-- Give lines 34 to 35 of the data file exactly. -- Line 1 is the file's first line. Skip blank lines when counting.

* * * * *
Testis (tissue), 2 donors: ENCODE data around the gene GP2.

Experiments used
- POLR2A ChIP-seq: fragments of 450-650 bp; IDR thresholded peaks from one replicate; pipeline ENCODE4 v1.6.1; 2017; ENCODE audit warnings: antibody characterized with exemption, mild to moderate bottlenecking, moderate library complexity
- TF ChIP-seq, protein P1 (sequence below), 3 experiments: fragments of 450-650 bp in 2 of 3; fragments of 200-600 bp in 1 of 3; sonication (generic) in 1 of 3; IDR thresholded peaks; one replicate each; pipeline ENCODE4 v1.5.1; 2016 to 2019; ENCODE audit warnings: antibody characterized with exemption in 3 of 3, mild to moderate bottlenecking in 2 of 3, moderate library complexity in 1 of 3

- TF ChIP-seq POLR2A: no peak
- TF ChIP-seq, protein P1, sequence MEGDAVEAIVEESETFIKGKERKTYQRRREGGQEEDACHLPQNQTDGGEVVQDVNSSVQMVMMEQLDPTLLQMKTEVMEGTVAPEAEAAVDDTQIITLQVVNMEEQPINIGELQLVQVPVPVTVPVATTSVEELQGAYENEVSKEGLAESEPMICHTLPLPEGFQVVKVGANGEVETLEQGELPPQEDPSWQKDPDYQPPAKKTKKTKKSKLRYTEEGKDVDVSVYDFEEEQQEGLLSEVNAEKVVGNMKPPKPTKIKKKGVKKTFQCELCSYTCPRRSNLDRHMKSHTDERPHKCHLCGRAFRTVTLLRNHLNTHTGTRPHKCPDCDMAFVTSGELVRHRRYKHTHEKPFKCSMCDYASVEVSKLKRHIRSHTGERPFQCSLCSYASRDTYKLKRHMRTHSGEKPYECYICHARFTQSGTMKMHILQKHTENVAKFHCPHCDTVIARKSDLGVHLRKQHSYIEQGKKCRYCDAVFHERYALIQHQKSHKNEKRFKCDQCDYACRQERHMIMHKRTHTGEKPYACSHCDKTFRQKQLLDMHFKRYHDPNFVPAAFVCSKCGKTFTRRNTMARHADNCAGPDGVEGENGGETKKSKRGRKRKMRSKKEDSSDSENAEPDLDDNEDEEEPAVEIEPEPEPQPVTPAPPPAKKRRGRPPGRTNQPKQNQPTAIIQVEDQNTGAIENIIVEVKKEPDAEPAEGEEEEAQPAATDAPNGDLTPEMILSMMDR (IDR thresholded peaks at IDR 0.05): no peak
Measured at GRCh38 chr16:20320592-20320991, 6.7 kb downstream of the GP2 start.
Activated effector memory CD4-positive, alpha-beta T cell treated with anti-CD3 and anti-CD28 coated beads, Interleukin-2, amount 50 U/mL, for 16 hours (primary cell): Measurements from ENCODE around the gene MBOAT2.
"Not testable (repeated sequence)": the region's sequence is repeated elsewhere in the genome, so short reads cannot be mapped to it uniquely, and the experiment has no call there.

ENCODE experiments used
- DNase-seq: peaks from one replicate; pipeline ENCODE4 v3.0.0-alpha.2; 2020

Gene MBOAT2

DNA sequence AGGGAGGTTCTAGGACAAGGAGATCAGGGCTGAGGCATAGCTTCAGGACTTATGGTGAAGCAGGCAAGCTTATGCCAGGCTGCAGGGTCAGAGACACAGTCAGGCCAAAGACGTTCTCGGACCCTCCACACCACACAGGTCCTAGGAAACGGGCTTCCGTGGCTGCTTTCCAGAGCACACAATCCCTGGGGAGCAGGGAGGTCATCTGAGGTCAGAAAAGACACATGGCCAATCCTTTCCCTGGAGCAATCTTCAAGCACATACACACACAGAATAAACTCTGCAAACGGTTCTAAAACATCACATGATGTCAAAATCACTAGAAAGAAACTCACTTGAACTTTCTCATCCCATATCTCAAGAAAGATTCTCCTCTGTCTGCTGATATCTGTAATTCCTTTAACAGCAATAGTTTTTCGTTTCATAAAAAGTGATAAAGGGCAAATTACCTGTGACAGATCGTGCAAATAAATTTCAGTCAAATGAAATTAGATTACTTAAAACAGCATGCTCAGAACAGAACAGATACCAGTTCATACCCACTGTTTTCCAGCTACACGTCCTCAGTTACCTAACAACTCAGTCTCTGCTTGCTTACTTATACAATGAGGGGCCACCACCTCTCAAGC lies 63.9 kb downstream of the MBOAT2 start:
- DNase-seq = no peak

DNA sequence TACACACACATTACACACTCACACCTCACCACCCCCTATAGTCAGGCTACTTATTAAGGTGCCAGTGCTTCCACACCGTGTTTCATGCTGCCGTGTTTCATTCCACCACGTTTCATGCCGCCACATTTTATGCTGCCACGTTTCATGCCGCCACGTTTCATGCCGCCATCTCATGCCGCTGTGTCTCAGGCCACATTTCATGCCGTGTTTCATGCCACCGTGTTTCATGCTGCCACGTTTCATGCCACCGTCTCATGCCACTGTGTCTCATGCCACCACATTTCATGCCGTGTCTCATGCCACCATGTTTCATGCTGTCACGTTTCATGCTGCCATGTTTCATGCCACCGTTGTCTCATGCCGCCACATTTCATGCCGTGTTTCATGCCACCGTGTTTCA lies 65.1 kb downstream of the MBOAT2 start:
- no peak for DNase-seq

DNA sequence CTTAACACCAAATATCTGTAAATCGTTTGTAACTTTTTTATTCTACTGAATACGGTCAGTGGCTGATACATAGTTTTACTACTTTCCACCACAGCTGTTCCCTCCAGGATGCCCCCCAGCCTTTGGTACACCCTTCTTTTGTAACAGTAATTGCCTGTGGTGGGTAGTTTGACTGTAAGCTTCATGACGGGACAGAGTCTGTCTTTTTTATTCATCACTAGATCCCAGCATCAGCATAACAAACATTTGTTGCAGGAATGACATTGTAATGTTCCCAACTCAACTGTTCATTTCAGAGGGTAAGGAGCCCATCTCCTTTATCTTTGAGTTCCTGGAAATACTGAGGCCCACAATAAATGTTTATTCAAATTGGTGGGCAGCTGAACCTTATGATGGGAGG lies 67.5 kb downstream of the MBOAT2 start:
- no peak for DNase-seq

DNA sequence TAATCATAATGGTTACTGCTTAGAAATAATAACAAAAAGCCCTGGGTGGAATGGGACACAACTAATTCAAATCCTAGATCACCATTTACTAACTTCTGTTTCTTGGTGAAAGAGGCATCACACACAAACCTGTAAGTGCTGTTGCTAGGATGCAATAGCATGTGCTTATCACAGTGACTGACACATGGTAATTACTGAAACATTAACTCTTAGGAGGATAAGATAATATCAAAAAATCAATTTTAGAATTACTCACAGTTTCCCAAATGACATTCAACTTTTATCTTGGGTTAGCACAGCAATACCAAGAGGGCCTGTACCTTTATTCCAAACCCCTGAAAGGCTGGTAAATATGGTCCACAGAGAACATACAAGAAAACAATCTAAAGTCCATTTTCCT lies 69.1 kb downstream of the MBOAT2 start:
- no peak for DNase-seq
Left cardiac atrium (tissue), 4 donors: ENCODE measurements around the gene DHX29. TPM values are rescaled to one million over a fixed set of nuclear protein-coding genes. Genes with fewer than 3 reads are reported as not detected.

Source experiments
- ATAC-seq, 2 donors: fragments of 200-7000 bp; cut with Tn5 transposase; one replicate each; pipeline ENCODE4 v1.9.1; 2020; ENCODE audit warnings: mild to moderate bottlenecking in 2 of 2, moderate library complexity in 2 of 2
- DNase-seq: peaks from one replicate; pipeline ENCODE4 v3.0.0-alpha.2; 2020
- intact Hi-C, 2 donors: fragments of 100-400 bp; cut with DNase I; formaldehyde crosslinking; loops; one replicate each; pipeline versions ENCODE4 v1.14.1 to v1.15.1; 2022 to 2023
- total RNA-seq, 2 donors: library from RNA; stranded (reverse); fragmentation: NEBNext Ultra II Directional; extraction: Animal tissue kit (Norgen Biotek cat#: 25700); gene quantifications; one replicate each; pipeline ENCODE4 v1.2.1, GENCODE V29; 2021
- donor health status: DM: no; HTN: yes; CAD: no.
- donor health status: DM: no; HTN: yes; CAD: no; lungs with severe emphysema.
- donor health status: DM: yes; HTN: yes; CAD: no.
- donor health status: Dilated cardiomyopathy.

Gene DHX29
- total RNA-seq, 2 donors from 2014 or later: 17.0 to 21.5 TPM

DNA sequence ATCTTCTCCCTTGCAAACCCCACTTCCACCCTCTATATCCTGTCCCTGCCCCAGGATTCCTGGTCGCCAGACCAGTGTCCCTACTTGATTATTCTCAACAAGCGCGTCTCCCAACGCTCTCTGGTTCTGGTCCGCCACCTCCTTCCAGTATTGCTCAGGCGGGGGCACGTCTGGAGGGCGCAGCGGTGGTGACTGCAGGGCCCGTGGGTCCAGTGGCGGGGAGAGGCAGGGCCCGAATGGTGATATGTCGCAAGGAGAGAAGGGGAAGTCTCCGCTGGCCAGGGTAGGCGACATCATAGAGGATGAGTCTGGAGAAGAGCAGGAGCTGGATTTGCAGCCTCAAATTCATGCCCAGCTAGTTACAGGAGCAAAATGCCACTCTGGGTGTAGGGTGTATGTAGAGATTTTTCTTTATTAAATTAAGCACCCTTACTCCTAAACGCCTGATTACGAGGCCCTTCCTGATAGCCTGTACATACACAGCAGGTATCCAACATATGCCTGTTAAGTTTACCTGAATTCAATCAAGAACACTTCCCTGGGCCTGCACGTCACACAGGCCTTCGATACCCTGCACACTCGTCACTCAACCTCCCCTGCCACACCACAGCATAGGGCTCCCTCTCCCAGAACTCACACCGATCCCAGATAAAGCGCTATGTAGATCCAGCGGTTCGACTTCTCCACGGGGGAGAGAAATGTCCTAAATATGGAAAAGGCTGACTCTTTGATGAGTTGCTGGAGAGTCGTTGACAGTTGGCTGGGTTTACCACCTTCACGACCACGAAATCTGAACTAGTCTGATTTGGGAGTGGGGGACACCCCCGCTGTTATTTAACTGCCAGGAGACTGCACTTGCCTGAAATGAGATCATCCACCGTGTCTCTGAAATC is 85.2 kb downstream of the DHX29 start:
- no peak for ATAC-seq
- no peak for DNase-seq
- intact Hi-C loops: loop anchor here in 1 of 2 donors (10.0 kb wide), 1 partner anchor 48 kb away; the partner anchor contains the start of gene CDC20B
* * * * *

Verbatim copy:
- no peak for ATAC-seq
- no peak for DNase-seq